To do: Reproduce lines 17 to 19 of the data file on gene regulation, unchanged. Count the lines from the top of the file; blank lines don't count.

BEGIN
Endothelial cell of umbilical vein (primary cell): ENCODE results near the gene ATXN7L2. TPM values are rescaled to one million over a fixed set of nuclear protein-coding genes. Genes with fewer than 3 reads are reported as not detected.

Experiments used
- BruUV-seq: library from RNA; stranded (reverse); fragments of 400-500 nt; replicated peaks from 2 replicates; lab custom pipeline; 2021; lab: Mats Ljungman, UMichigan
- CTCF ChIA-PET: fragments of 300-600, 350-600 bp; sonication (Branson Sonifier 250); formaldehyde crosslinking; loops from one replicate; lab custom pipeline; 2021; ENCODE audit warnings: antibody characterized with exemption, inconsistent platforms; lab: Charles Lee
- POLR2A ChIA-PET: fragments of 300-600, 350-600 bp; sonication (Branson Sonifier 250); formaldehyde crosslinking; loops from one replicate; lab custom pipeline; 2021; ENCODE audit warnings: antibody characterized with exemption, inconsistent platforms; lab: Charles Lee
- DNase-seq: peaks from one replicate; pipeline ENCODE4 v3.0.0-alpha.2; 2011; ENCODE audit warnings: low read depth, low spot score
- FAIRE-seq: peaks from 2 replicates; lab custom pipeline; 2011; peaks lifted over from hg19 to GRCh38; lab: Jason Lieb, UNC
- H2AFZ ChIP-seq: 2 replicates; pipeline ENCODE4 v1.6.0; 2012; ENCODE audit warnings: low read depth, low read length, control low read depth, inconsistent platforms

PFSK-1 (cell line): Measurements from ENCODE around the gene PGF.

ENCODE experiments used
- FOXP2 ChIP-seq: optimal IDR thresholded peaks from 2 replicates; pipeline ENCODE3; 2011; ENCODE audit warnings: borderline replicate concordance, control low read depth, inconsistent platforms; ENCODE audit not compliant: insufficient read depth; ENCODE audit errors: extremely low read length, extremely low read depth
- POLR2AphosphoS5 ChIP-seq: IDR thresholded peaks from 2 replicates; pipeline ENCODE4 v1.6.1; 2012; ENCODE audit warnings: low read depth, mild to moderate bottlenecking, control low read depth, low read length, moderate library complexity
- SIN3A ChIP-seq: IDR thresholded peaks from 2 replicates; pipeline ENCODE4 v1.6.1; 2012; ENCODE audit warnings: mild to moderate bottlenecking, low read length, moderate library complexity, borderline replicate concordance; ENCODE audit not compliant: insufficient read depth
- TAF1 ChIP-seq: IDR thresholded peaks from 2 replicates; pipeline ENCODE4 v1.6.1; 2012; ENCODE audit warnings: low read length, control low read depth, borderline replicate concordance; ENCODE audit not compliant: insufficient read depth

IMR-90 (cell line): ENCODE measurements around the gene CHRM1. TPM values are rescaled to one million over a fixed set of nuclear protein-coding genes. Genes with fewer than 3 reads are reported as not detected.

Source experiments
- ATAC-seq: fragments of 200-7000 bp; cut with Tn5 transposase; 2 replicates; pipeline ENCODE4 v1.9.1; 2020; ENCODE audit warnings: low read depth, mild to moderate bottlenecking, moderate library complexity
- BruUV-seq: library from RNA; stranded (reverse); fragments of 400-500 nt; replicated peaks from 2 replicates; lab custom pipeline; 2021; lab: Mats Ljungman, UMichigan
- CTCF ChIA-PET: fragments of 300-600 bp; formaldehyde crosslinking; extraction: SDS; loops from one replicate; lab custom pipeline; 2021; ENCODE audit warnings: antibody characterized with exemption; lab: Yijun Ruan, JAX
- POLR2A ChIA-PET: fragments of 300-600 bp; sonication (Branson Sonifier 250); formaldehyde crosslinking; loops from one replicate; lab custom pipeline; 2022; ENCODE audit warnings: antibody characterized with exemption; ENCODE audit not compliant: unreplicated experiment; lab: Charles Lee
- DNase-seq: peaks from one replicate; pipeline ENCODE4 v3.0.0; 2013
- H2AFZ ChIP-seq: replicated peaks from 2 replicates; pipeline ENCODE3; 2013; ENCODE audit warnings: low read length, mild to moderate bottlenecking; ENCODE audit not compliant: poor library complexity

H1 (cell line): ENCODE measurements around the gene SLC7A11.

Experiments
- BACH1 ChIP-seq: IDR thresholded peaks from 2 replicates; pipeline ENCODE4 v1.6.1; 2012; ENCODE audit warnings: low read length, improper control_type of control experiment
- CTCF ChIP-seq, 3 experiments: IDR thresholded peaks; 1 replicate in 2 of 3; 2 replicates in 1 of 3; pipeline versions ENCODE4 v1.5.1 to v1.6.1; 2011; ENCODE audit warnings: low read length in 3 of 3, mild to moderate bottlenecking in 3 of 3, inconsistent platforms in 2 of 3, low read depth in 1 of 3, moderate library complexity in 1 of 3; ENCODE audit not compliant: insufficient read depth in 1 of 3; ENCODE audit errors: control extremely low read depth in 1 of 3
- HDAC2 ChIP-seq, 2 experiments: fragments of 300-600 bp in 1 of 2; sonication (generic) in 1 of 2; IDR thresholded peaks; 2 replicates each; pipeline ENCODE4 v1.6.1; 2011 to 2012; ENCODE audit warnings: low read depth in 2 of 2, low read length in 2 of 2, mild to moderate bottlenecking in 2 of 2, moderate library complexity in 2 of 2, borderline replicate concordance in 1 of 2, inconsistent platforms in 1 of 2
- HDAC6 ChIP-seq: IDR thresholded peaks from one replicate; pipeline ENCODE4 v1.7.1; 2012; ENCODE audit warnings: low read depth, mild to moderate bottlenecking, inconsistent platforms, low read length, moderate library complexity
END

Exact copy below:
- ATAC-seq: fragments of 200-7000 bp; cut with Tn5 transposase; 2 replicates; pipeline ENCODE4 v1.9.1; 2020; ENCODE audit warnings: low read depth, mild to moderate bottlenecking, moderate library complexity
- BruUV-seq: library from RNA; stranded (reverse); fragments of 400-500 nt; replicated peaks from 2 replicates; lab custom pipeline; 2021; lab: Mats Ljungman, UMichigan
- CTCF ChIA-PET: fragments of 300-600 bp; formaldehyde crosslinking; extraction: SDS; loops from one replicate; lab custom pipeline; 2021; ENCODE audit warnings: antibody characterized with exemption; lab: Yijun Ruan, JAX